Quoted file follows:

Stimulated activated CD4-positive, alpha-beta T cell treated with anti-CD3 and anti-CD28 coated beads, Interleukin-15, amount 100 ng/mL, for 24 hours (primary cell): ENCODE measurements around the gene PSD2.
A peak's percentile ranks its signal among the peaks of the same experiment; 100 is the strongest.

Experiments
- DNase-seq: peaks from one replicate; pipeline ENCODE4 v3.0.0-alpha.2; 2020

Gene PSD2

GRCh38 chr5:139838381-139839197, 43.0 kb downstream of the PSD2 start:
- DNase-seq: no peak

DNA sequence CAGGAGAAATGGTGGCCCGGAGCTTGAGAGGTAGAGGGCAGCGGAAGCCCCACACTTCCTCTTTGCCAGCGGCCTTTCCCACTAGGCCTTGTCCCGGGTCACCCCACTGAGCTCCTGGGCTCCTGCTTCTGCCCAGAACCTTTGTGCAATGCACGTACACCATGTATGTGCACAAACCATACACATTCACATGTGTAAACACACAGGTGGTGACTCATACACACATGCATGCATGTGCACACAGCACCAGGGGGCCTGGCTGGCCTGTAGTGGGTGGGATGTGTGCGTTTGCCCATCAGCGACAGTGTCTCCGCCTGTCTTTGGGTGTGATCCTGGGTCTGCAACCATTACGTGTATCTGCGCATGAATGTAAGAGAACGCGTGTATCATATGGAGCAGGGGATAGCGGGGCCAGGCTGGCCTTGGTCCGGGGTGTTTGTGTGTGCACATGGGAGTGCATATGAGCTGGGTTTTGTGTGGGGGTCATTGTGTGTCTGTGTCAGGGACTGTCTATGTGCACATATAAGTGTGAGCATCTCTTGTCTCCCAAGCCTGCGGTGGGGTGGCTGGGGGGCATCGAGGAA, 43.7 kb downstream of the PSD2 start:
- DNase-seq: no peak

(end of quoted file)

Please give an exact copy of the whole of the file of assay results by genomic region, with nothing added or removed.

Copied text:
Stimulated activated CD4-positive, alpha-beta T cell treated with anti-CD3 and anti-CD28 coated beads, Interleukin-15, amount 100 ng/mL, for 24 hours (primary cell): ENCODE measurements around the gene PSD2.
A peak's percentile ranks its signal among the peaks of the same experiment; 100 is the strongest.

Experiments
- DNase-seq: peaks from one replicate; pipeline ENCODE4 v3.0.0-alpha.2; 2020

Gene PSD2

GRCh38 chr5:139838381-139839197, 43.0 kb downstream of the PSD2 start:
- DNase-seq: no peak

DNA sequence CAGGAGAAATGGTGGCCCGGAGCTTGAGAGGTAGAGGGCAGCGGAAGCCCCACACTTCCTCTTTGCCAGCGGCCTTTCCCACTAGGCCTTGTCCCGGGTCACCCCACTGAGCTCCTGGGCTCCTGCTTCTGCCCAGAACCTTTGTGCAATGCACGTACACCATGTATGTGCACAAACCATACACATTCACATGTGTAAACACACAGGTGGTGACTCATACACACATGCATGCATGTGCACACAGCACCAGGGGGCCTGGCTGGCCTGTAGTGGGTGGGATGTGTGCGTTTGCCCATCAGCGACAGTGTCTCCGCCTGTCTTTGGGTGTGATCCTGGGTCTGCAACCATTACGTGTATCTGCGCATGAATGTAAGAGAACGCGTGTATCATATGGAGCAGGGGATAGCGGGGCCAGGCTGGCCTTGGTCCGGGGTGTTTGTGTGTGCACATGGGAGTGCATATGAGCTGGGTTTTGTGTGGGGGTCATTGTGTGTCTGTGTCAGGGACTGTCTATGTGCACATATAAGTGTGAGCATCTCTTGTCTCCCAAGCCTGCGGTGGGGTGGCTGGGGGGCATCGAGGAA, 43.7 kb downstream of the PSD2 start:
- DNase-seq: no peak